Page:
Children aged 3–14 on one census day, known to the services for severe mental retardation, or having items of behaviour found in early childhood autism, were identified from the Camberwell register. The children can be divided into 3 groups: (a) 42 with no symbolic play; (b) 23 with stereotyped, repetitive, copying play, (c) 43 who have flexible, varied symbolic play. The last occurs only in children with language comprehension age above the 19 month level, and is seen in less than half of the school-age severely retarded children.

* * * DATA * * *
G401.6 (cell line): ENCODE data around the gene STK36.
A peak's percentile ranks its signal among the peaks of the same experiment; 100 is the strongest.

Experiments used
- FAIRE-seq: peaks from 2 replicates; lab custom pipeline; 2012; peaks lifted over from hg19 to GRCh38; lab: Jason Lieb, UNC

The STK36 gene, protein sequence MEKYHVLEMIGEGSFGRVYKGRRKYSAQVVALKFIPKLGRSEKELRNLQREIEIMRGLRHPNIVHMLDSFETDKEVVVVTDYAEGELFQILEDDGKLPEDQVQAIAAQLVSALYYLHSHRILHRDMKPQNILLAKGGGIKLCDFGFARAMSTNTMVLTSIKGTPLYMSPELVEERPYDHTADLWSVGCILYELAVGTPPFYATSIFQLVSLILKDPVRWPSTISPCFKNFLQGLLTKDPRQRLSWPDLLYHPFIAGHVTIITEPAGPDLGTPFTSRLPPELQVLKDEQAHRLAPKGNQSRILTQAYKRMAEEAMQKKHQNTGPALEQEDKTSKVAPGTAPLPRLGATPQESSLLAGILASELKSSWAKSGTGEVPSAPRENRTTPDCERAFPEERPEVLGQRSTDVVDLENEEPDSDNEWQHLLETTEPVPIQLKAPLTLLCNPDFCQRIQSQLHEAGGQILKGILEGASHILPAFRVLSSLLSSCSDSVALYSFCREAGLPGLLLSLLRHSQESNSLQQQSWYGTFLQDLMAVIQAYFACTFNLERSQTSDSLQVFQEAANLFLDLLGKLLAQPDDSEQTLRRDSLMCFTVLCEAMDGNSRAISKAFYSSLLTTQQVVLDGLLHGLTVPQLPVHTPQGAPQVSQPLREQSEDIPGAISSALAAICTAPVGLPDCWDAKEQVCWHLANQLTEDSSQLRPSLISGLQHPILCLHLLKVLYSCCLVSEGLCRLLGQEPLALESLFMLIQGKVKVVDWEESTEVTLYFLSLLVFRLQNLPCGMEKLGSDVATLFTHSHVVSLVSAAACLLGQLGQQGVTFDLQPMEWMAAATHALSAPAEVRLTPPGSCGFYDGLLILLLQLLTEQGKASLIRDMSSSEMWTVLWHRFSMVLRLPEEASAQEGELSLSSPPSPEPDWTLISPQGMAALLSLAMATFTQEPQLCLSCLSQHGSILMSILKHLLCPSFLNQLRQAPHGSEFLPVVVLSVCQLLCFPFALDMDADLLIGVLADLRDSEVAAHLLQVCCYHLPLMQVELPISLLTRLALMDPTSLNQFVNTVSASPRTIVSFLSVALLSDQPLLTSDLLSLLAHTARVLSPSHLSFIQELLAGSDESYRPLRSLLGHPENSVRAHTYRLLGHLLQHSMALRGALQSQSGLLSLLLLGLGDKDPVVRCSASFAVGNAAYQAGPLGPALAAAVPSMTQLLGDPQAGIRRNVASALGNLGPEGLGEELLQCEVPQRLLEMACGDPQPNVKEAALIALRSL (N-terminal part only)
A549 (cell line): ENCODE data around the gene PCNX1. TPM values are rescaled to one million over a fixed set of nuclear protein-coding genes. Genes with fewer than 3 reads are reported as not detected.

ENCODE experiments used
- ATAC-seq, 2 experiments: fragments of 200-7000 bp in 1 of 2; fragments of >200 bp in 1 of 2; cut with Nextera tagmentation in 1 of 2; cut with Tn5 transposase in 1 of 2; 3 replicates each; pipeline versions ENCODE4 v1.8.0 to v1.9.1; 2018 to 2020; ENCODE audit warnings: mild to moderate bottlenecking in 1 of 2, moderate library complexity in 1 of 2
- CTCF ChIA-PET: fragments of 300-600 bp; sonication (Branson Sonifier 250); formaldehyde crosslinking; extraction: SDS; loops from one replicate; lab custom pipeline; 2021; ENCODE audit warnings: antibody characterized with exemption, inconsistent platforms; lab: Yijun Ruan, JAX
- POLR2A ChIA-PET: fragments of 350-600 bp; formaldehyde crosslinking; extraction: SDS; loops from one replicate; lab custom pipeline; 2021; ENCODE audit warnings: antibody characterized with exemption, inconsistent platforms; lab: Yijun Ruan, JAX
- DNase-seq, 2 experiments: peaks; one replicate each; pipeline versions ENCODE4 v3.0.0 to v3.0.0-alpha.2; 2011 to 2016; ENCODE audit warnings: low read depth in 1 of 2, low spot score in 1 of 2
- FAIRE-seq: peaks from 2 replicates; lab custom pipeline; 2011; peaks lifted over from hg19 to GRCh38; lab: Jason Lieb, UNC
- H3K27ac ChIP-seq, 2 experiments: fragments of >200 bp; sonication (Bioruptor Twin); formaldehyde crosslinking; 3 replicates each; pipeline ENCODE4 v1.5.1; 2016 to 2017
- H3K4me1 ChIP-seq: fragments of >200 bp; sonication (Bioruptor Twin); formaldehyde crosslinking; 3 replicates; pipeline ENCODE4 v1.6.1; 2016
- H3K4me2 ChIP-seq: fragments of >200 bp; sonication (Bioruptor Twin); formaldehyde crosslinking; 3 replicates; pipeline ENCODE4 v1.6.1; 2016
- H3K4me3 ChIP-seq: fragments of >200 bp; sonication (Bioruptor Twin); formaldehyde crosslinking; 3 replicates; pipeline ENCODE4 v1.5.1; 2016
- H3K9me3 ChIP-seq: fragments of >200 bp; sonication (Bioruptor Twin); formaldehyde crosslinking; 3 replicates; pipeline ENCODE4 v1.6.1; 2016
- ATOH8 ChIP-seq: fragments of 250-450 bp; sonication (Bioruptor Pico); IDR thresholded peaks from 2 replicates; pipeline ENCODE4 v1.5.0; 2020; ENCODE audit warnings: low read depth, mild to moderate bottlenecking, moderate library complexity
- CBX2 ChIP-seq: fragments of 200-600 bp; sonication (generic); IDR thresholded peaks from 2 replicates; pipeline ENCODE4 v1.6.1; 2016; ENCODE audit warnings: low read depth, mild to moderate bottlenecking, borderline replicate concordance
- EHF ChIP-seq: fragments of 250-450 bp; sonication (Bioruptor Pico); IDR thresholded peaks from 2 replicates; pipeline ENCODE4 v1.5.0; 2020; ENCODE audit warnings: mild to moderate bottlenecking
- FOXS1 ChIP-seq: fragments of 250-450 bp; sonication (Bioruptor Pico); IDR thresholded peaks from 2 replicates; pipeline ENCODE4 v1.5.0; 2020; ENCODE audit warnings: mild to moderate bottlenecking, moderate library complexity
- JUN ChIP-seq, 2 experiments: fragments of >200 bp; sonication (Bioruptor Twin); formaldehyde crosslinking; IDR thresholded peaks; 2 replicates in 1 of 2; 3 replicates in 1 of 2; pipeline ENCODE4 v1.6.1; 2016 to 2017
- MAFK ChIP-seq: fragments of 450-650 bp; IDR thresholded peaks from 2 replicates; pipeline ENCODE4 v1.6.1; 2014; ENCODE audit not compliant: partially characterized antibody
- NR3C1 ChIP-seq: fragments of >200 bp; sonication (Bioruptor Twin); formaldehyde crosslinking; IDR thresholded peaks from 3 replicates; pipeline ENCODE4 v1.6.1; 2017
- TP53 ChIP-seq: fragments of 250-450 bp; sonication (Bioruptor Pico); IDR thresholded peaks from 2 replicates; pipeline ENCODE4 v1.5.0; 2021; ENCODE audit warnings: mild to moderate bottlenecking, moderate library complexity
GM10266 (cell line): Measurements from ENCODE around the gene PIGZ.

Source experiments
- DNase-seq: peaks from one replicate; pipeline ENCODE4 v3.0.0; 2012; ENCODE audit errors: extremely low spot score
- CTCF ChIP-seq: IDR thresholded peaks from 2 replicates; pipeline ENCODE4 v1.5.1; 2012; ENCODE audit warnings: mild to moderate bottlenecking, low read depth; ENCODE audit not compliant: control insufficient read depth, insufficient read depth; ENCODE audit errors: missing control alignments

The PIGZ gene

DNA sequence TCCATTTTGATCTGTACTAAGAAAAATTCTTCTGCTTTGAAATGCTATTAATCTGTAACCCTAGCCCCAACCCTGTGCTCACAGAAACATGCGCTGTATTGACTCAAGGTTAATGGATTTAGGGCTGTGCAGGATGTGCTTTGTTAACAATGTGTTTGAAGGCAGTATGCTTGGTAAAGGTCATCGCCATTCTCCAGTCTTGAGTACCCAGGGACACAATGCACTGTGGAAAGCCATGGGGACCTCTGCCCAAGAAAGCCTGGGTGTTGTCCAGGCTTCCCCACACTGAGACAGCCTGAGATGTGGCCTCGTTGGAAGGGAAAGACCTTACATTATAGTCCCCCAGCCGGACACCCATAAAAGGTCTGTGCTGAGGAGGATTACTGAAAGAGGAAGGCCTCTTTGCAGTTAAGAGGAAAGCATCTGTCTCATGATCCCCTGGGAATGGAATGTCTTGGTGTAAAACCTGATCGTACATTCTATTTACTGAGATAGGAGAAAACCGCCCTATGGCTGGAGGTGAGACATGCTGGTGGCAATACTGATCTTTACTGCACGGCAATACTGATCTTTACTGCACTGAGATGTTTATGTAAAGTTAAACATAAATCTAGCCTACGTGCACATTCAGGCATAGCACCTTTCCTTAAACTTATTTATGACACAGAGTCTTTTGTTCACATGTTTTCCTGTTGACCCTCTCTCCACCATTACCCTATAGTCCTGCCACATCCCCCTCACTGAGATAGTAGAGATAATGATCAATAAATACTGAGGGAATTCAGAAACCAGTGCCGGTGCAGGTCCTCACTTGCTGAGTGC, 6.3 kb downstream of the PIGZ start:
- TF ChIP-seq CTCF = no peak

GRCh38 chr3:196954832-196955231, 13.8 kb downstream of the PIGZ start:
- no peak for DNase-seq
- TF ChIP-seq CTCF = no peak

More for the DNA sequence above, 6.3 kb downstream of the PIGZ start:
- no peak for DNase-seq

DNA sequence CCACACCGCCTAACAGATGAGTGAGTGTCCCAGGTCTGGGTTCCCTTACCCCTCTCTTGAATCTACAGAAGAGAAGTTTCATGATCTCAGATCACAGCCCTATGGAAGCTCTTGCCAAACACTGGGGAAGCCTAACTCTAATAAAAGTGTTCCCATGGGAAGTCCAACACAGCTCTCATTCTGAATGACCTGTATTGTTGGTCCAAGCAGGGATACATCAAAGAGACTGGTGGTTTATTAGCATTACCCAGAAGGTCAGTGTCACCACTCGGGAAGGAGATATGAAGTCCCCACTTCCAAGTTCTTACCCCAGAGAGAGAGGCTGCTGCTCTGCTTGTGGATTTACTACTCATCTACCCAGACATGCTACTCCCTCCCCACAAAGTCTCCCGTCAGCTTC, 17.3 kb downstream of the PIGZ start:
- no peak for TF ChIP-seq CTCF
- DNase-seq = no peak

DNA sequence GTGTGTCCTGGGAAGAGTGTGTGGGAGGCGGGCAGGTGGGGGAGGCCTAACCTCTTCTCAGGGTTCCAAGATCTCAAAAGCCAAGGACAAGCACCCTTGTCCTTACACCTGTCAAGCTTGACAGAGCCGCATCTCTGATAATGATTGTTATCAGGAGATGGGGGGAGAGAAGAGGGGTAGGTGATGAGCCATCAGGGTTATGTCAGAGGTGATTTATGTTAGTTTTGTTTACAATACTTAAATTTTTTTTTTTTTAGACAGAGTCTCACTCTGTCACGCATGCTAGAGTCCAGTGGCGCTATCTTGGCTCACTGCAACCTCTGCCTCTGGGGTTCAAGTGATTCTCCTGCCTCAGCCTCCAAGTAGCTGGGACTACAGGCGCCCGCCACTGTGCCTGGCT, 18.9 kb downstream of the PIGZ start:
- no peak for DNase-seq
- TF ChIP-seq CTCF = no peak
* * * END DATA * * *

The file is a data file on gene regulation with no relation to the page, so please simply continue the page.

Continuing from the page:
The majority of children with no symbolic play, or with stereotyped play, have marked autistic features or the full autistic syndrome. Only 2 of those with true symbolic play have any behaviour like that found in autism and none has the full syndrome. A small group of children with “repetitive” speech and stereotyped play is identified and the relationship with childhood autism is considered.
The educational implications of the findings are discussed.